In 18 years of doing his thing, anti-gay hate-monger Fred Phelps' biggest accomplishment may have been to turn military funerals into motorcycle rallies.
In 2006, most funerals for fallen U.S. soldiers coming back from Iraq and Afghanistan have included a contingent from area motorcycle clubs — 30 to 300 of them — who stand guard to make sure Phelps doesn't upset the family.
This past Friday, hours before the beginning of a funeral at Golden Gate National Cemetery in San Bruno for San Francisco Pvt. Keith Moore — who died in Iraq last month in a noncombat-related incident — representatives of Phelps' Westboro Baptist Church of Topeka, Kan., stood vigil on a berm on the opposite side of the freeway from the cemetery entrance. Phelps and his minions do this at a half-dozen or so funerals around America each weekend, apparently trying to up the hate ante after having gained fame during the 1990s for holding protests at the gravesites of AIDS victims. (Remember “God hates fags”? That was his proudest moment.)
For an hour they held signs announcing the bizarre philosophy that U.S. military deaths in Iraq are God's way of punishing America for not doing enough to discriminate against homosexuals. A dozen or so police officers stood near the cemetery entrance to fend off possible violent incidents — an unlikely prospect given that the protesters left their perch more than an hour before Moore's procession arrived. Not to mention the funeral procession led by a 36-motorcyclist honor guard, assembled specifically to deal with the likes of Phelps' crew.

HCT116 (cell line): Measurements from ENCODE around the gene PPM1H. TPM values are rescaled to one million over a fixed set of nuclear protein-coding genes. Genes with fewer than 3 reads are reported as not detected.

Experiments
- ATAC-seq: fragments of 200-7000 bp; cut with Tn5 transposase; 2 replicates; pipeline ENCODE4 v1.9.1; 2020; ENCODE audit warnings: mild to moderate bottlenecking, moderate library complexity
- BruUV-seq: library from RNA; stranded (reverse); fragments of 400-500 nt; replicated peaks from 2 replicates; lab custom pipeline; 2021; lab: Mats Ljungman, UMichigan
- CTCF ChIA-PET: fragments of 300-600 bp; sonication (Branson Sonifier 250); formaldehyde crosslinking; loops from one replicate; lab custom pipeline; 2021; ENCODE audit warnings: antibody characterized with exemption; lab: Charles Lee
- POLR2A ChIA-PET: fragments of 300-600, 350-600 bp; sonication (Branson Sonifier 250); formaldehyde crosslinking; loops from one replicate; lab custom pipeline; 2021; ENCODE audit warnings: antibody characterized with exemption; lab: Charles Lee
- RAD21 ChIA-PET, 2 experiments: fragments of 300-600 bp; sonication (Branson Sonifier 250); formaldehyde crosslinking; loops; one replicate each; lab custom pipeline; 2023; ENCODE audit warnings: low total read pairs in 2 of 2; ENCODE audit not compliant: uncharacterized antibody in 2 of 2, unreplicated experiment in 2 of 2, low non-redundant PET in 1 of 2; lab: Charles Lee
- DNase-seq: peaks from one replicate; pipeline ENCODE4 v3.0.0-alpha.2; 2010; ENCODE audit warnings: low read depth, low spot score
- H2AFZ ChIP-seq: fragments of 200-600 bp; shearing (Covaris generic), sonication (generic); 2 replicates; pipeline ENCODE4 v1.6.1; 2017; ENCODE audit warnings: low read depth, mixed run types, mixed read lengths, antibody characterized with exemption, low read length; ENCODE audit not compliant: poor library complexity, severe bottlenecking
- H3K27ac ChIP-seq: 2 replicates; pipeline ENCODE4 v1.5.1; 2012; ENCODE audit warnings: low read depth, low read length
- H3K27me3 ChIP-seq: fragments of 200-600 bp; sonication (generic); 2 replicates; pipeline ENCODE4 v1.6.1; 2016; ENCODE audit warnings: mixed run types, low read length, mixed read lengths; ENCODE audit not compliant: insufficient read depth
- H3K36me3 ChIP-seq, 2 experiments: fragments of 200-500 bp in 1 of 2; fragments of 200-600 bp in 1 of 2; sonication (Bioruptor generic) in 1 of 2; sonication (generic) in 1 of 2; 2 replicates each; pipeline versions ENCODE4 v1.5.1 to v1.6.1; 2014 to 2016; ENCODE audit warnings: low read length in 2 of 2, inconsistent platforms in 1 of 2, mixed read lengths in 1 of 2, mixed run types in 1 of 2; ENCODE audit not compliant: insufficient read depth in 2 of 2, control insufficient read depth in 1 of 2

“Our mission is never to have any disruptions to the family. Even if they do show up, we stand with our backs to them. We don't want to give them the presence of mind, we don't want to give them the time of day,” says Gus Quist, national safety director of the Patriot Guard Riders, a nationwide amalgam of motorcycle club members organized last year to protect the serenity of military families in the face of Phelps' crusade. As of this week, the Riders count 61,700 members.
As a chaplain gave a graveside service surrounded by thousands of gravestones, a hundred or so of Moore's family members and friends, fellow soldiers, and three dozen flag-holding motorcyclists, the twisted protest of an hour earlier seemed precisely as irrelevant as the Riders intended.